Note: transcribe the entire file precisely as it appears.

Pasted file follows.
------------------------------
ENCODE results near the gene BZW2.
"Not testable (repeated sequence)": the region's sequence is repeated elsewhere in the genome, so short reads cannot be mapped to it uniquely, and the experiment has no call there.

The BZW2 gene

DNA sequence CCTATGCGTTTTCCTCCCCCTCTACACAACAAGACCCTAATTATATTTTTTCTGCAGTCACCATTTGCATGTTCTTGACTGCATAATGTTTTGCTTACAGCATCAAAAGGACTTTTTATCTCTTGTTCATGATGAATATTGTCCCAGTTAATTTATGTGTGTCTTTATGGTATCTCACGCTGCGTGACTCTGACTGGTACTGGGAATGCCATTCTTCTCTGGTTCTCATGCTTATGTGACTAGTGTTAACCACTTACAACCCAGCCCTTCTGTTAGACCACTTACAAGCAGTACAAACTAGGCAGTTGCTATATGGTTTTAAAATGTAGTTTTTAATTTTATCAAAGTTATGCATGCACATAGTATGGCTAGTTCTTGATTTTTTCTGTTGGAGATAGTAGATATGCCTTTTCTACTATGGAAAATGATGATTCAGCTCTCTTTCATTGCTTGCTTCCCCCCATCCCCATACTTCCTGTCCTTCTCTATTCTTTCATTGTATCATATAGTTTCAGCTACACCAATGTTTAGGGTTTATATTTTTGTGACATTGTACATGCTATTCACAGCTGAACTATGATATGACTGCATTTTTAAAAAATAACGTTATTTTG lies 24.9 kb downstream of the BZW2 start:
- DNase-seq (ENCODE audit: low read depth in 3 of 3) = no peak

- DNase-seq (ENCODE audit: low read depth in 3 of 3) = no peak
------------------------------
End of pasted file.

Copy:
ENCODE results near the gene BZW2.
"Not testable (repeated sequence)": the region's sequence is repeated elsewhere in the genome, so short reads cannot be mapped to it uniquely, and the experiment has no call there.

The BZW2 gene

DNA sequence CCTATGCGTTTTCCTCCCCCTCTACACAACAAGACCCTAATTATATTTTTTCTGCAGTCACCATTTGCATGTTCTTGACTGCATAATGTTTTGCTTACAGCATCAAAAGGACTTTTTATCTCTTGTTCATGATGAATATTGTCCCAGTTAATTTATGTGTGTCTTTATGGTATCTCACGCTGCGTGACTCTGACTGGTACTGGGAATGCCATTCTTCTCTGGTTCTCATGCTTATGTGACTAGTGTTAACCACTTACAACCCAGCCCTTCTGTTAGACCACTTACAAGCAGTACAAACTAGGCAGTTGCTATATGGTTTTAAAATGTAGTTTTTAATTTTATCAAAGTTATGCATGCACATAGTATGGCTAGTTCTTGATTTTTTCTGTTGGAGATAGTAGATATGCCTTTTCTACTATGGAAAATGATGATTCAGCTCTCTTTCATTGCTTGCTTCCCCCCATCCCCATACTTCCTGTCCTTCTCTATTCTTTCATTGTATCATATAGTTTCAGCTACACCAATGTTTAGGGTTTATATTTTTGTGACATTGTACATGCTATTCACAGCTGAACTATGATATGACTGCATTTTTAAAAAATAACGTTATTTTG lies 24.9 kb downstream of the BZW2 start:
- DNase-seq (ENCODE audit: low read depth in 3 of 3) = no peak

- DNase-seq (ENCODE audit: low read depth in 3 of 3) = no peak